11 You retreat to an imaginary world
12 You have out of body experiences where you feel disconnected from your physical self
13 You shut down so it’s diffficult to communicate with you
14 You ‘lose time’ – so that it’s impossible to account for some blocks of time in your day
Needless to say, these are just examples, and there may be many other ways in which you numb out or dissociate.
There is nothing inherently wrong with dissociating, it’s keeping you safe after all.
But if you dissociate frequently in your adult life and are carrying the legacy of childhood hurts, then maybe it’s the time to look at this. You might feel you aren’t able to be as present as you want.
If that’s the case, dealing with trauma and dissociation might be right for you.There is nothing inherently wrong with dissociating and numbing. It’s keeping you safe after all. Click To Tweet
Is it possible to reduce or eliminate dissociation?
Of course each person is different, but yes it is. There are some effective treatments.
I offer the Rewind Technique to help process traumatic memories. It’s a very gentle, non retraumatising method for quickly getting rid of intrusive trauma memories.
I also work with mindfulness and body awareness to help regulate and soothe when dissociation arises.
The first and most important step of this is creating stability and safety. You need to know that you have complete control of how and when you process your hurts.
How can you manage dissociation by yourself?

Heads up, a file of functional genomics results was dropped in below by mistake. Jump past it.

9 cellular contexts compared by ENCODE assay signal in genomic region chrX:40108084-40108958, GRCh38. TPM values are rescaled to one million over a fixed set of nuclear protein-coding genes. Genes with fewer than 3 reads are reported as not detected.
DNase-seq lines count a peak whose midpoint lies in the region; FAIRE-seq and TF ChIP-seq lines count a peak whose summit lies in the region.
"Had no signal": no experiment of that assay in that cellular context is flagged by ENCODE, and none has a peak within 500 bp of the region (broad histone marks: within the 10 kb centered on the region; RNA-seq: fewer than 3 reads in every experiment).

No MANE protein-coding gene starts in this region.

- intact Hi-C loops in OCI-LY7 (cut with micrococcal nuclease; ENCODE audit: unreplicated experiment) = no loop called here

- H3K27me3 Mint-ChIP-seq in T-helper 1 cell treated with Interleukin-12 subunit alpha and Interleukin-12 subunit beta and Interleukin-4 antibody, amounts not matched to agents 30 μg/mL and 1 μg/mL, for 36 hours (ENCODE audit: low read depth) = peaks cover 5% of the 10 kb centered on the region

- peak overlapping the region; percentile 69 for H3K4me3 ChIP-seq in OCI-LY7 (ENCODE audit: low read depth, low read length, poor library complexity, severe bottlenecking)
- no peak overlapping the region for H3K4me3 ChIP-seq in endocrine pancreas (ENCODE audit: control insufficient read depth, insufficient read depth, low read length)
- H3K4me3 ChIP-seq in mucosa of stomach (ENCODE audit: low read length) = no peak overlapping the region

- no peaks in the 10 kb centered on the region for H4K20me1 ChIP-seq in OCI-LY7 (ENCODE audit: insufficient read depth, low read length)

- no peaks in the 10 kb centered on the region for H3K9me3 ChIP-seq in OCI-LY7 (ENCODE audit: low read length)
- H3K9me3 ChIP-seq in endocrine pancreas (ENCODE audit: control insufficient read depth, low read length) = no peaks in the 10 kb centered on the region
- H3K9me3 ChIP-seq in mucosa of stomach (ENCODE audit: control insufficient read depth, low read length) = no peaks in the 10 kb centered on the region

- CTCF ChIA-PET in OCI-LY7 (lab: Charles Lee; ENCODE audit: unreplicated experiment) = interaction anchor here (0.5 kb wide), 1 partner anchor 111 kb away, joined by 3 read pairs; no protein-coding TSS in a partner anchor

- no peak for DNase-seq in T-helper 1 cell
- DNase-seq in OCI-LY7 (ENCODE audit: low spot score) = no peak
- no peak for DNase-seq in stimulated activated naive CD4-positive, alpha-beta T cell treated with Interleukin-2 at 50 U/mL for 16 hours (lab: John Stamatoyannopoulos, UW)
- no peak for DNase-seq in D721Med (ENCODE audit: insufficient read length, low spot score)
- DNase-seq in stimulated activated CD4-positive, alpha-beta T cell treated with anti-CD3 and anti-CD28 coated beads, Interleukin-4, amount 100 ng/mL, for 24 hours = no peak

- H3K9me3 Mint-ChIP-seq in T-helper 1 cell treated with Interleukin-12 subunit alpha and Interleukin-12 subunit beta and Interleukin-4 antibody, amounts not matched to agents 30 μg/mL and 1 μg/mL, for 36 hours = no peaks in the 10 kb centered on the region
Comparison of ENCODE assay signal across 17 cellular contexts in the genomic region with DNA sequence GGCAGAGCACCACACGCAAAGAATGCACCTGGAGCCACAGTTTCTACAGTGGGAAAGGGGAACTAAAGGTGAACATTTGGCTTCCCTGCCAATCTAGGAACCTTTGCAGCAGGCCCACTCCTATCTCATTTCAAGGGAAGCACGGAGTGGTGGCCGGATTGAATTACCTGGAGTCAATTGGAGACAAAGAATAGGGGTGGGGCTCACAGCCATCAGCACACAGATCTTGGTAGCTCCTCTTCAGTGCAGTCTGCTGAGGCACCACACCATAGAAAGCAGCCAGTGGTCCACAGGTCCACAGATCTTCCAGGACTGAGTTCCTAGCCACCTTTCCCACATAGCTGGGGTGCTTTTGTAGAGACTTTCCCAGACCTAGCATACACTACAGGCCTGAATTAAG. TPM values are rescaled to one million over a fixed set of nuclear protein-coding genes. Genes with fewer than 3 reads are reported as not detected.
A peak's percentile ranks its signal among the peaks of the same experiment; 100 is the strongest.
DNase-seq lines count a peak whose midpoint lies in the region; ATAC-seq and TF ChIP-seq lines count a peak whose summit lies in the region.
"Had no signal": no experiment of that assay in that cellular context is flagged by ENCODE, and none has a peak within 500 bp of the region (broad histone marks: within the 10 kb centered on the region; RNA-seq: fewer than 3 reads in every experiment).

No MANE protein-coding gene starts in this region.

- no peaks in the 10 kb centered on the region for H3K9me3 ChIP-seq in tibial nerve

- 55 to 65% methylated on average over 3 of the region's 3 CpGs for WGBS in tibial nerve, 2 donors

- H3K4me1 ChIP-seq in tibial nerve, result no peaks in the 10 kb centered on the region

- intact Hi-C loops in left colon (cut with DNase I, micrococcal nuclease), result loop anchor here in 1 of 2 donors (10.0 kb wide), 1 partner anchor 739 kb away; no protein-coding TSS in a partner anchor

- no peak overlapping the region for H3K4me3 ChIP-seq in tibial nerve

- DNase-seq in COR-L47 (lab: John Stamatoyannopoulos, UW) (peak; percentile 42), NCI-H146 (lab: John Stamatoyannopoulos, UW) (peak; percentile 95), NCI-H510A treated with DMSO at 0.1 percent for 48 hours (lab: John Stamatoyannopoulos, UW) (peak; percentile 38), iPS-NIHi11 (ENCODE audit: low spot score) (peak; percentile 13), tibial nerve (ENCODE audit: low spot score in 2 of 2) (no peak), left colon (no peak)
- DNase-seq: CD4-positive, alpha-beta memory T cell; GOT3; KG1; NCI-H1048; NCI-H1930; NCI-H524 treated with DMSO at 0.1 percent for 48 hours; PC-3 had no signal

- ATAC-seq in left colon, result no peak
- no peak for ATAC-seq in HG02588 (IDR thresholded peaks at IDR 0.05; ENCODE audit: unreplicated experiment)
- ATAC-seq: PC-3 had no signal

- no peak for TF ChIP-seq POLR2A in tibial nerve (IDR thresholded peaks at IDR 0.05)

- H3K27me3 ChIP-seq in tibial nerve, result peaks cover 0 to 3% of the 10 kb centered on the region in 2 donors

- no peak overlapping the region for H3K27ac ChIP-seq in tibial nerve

Although professional help might be best to support you, there are some things you can do to help you if you numb and want to ground yourself out of it. By the way, ‘grounding’ means bringing yourself back into the present moment.
The naming game
If you feel you are dissociating, you can ground yourself by looking around the space you’re in and starting to name them out loud. Just doing this can bring you back into the present.
Take it step further by naming things by a category (e.g. all the blue things you can see right now.
Pick up an object and really take a moment to feel the texture, weight, temperature, shape of the object. Name these out loud. Compare one object to another (e.g. different types of fruit.)
Or carry a stone in your pocket which you can actively hold and experience in moments of numbing.
Wear an elastic on your wrist and ping it, to bring you into the present moment.
Use your senses
A variation on the exercise above is to check in with you all your senses. Find something you can taste, touch, smell and even listen to. Keeping a pot of herbs is great for this, if you’re at home.
Equally, it could be using any food or drink that helps you come back into the here and now.
Ultimately you’ll find the ways that work best for you, given your own ways of dissociating. There’s no right or wrong way, and you will have seen that dissociating is not wrong; it’s a skilful coping mechanism.
But if it’s getting in the way of you living life as you want, then trying these techniques out might be helpful.
You don’t have to face this alone. You can feel connected and alive again.
If you’ve experienced childhood emotional neglect or parental narcissistic abuse and you’d like help to be able to free yourself of the difficult feelings and dissociation, get in touch for a free initial consultation.
A first person account of dissociation – if you want to read more
If you want more on dissociation, read James’ story here from Mind for an example of extreme dissociation.
The PODS charity also has great resources about dissociation and trauma: